The Houthi-run Saba News in Yemen said the missile had been a Burkan H2.
The rebel group is believed to have access to a stockpile of Scud ballistic missiles and home-grown variants. Saudi forces have previously brought them down with Patriot surface-to-air missiles bought from the US.
In May, a day before President Donald Trump was due to arrive in Riyadh for a visit, the Houthis fired a missile towards the city, but it was shot down 120 miles from the capital.
Yemen has been devastated by a war between forces loyal to the internationally recognized government of President Abdrabbuh Mansour Hadi and those allied to the Houthi rebel movement.
Saudi Arabia is leading a campaign to defeat the Houthis, and is the biggest power in an international air coalition that has bombed the rebel group since 2015.
On November 1, a suspected strike by the Saudi-led coalition killed at least 26 people at a hotel and market in northern Yemen, medics and local officials said.
The coalition, which rights groups say has bombed schools, hospitals, markets and residential areas, said it struck a “legitimate military target”.
Late King Abdullah of Saudi Arabia was buried on January 23 in an unmarked grave in a public cemetery in Riyadh.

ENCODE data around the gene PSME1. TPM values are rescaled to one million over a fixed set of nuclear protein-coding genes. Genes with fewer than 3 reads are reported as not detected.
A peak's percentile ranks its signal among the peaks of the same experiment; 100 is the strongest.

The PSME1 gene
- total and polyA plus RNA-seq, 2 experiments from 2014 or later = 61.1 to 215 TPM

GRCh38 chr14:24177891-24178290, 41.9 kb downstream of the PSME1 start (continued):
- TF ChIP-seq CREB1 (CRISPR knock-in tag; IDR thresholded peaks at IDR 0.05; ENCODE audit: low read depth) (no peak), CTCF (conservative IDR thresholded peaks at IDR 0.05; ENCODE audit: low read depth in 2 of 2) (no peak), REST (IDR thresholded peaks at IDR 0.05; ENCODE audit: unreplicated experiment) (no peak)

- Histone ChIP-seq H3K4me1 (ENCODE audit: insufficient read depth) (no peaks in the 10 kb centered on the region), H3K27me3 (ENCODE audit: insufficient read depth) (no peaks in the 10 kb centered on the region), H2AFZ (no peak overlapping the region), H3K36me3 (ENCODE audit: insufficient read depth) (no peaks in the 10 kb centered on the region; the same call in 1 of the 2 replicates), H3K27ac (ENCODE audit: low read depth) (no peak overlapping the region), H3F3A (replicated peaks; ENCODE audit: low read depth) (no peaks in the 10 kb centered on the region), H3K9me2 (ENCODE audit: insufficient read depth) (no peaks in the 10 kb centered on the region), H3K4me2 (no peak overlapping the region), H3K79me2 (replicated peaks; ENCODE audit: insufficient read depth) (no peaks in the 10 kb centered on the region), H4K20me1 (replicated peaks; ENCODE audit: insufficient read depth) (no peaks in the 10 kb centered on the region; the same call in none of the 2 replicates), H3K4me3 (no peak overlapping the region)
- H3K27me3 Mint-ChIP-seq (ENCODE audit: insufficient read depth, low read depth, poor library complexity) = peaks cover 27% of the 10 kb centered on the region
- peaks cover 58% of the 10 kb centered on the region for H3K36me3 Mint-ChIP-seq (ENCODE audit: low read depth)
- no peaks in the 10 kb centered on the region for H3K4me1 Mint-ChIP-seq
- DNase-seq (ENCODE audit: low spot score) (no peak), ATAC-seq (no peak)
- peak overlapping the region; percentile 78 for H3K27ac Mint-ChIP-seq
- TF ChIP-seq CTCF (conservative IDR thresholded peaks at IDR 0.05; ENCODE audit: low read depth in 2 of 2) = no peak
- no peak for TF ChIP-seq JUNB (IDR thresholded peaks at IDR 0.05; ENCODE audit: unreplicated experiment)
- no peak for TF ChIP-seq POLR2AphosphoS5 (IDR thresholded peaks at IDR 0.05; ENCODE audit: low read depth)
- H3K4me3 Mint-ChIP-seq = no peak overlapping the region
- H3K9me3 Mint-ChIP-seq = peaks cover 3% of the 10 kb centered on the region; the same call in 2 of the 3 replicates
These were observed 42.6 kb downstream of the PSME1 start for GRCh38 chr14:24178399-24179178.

Leaders of the Muslim world and thousands of Saudi subjects paid their final respects to King Abdullah at a simple ceremony at a Riyadh mosque after Friday prayer.
In accordance with royal custom, the body of King Abdullah, who died at 1 AM., was swathed in white and laid out for visitation at the Imam Turki ibn Abdullah Grand Mosque in the capital.
The afternoon funeral was attended by Middle East monarchs and a few presidents from countries near enough to Saudi Arabia to travel to the ceremonies that by Islamic practice must be conducted before the next sundown following a believer’s death.
World leaders who plan to attend memorials scheduled this weekend sent condolences and praise for King Abdullah’s role as a mediator between the West and Islam.
Jordan’s King Abdullah II left the World Economic Forum in Davos, Switzerland, to attend the funeral and declared 40 days of mourning in his own kingdom.
Palestinian Authority President Mahmoud Abbas declared “much sadness” at the news of King Abdullah’s passing and announced three days of mourning in the Palestinian territories.
Turkish President Recep Tayyip Erdogan praised King Abdullah for “strengthening cooperation and solidarity in the Muslim world, especially concerning the Palestinian question and the situation in Syria.”
Iran, Saudi Arabia’s chief rival in the Muslim world, sent condolences to the Saudi people and said Foreign Minister Mohammad Javad Zarif would travel to Riyadh to pay respects.
Saudi Arabia’s more austere form of Islam eschews public displays of grief and elaborate ritual, even for its monarchs, who are among the world’s richest men.
King Abdullah was reported to have a net worth of $20 billion.
The funeral was open to the public, including women in their separate section of the mosque, and shops and businesses will remain open during a three-day mourning period.